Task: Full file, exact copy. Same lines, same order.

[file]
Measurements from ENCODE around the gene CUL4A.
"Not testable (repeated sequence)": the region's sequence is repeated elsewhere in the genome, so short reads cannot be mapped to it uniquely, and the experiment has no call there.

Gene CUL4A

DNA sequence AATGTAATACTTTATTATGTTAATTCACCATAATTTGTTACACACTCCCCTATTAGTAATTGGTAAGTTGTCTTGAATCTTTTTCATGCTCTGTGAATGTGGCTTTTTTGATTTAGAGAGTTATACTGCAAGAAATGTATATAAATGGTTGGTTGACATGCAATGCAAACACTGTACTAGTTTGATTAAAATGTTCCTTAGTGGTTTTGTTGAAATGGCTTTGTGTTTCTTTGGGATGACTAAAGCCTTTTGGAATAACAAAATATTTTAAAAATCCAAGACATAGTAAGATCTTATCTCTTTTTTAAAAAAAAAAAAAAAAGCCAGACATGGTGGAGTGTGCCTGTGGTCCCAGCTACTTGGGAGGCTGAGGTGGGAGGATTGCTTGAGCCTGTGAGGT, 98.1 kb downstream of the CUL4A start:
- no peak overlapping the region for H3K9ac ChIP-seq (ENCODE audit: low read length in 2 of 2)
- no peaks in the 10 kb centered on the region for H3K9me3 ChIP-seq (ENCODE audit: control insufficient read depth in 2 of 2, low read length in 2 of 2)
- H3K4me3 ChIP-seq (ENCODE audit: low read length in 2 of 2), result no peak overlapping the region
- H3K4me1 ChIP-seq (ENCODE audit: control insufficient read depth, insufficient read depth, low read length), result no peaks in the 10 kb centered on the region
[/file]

Measurements from ENCODE around the gene CUL4A.
"Not testable (repeated sequence)": the region's sequence is repeated elsewhere in the genome, so short reads cannot be mapped to it uniquely, and the experiment has no call there.

Gene CUL4A

DNA sequence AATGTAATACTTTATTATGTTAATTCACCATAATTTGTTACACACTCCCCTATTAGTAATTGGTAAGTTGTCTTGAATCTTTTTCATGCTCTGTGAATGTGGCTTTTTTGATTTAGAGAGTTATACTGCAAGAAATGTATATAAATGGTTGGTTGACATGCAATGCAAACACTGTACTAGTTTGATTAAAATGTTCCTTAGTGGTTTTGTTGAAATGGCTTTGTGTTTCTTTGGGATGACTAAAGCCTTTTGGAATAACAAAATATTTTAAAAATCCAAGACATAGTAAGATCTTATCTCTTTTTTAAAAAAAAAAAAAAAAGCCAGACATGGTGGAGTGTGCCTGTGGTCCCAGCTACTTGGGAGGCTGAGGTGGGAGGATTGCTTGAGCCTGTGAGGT, 98.1 kb downstream of the CUL4A start:
- no peak overlapping the region for H3K9ac ChIP-seq (ENCODE audit: low read length in 2 of 2)
- no peaks in the 10 kb centered on the region for H3K9me3 ChIP-seq (ENCODE audit: control insufficient read depth in 2 of 2, low read length in 2 of 2)
- H3K4me3 ChIP-seq (ENCODE audit: low read length in 2 of 2), result no peak overlapping the region
- H3K4me1 ChIP-seq (ENCODE audit: control insufficient read depth, insufficient read depth, low read length), result no peaks in the 10 kb centered on the region